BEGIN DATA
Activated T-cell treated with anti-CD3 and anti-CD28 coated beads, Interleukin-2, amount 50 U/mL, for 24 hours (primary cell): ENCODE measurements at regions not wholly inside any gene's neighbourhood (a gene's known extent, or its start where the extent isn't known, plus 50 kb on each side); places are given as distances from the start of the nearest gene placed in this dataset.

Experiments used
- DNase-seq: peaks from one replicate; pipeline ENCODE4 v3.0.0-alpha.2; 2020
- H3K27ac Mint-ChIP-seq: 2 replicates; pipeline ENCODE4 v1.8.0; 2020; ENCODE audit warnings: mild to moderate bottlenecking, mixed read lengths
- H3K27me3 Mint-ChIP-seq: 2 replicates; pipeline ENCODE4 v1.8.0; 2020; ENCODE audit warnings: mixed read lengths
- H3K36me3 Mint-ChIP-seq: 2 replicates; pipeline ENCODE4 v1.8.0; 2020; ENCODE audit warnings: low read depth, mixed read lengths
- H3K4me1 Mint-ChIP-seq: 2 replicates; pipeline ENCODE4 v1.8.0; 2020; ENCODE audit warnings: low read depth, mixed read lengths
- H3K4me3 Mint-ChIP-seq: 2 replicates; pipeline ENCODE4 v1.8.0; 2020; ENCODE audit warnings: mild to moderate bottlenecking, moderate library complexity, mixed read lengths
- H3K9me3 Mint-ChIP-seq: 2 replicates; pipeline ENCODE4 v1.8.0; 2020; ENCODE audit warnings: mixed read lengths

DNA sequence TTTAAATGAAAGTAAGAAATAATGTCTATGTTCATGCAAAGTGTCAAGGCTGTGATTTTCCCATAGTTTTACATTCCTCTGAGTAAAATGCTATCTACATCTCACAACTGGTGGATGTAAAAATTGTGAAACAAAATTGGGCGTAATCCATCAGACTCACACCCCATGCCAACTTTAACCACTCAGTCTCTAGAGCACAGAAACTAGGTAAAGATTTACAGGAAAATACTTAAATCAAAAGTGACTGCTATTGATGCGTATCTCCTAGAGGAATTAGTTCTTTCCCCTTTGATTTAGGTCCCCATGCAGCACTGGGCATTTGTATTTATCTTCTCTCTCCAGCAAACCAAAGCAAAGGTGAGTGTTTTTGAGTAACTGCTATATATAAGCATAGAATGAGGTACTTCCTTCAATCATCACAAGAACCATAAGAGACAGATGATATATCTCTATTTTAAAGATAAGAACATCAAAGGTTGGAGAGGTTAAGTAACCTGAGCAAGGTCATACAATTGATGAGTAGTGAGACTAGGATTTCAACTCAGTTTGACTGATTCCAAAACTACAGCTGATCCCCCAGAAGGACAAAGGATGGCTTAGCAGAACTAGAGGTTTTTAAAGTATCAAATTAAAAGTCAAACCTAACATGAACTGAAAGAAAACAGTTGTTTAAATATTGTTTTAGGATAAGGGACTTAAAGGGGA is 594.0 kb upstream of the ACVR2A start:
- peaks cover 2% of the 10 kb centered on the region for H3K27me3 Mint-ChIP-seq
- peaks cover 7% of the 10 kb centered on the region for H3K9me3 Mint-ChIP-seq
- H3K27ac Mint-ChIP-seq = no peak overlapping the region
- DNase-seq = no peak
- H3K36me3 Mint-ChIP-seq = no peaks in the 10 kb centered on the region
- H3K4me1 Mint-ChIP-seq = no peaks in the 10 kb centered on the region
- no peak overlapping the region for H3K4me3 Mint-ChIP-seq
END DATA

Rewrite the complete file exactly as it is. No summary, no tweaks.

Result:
Activated T-cell treated with anti-CD3 and anti-CD28 coated beads, Interleukin-2, amount 50 U/mL, for 24 hours (primary cell): ENCODE measurements at regions not wholly inside any gene's neighbourhood (a gene's known extent, or its start where the extent isn't known, plus 50 kb on each side); places are given as distances from the start of the nearest gene placed in this dataset.

Experiments used
- DNase-seq: peaks from one replicate; pipeline ENCODE4 v3.0.0-alpha.2; 2020
- H3K27ac Mint-ChIP-seq: 2 replicates; pipeline ENCODE4 v1.8.0; 2020; ENCODE audit warnings: mild to moderate bottlenecking, mixed read lengths
- H3K27me3 Mint-ChIP-seq: 2 replicates; pipeline ENCODE4 v1.8.0; 2020; ENCODE audit warnings: mixed read lengths
- H3K36me3 Mint-ChIP-seq: 2 replicates; pipeline ENCODE4 v1.8.0; 2020; ENCODE audit warnings: low read depth, mixed read lengths
- H3K4me1 Mint-ChIP-seq: 2 replicates; pipeline ENCODE4 v1.8.0; 2020; ENCODE audit warnings: low read depth, mixed read lengths
- H3K4me3 Mint-ChIP-seq: 2 replicates; pipeline ENCODE4 v1.8.0; 2020; ENCODE audit warnings: mild to moderate bottlenecking, moderate library complexity, mixed read lengths
- H3K9me3 Mint-ChIP-seq: 2 replicates; pipeline ENCODE4 v1.8.0; 2020; ENCODE audit warnings: mixed read lengths

DNA sequence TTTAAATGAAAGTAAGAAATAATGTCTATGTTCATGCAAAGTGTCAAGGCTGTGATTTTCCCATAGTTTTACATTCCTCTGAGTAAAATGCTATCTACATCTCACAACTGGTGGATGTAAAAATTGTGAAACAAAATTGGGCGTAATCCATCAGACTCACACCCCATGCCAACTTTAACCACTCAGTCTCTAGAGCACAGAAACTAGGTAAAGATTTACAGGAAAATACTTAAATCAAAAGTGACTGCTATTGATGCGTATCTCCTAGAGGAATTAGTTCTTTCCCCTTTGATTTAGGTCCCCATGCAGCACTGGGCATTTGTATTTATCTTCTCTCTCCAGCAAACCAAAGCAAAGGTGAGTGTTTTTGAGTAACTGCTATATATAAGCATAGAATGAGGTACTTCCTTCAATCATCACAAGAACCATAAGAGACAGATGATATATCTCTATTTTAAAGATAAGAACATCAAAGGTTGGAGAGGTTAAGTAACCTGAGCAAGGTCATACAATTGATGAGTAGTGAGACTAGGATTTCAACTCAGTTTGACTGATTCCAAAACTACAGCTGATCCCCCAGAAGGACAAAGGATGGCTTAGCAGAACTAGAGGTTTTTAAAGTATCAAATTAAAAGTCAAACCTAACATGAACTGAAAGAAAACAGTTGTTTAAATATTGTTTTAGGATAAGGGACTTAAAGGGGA is 594.0 kb upstream of the ACVR2A start:
- peaks cover 2% of the 10 kb centered on the region for H3K27me3 Mint-ChIP-seq
- peaks cover 7% of the 10 kb centered on the region for H3K9me3 Mint-ChIP-seq
- H3K27ac Mint-ChIP-seq = no peak overlapping the region
- DNase-seq = no peak
- H3K36me3 Mint-ChIP-seq = no peaks in the 10 kb centered on the region
- H3K4me1 Mint-ChIP-seq = no peaks in the 10 kb centered on the region
- no peak overlapping the region for H3K4me3 Mint-ChIP-seq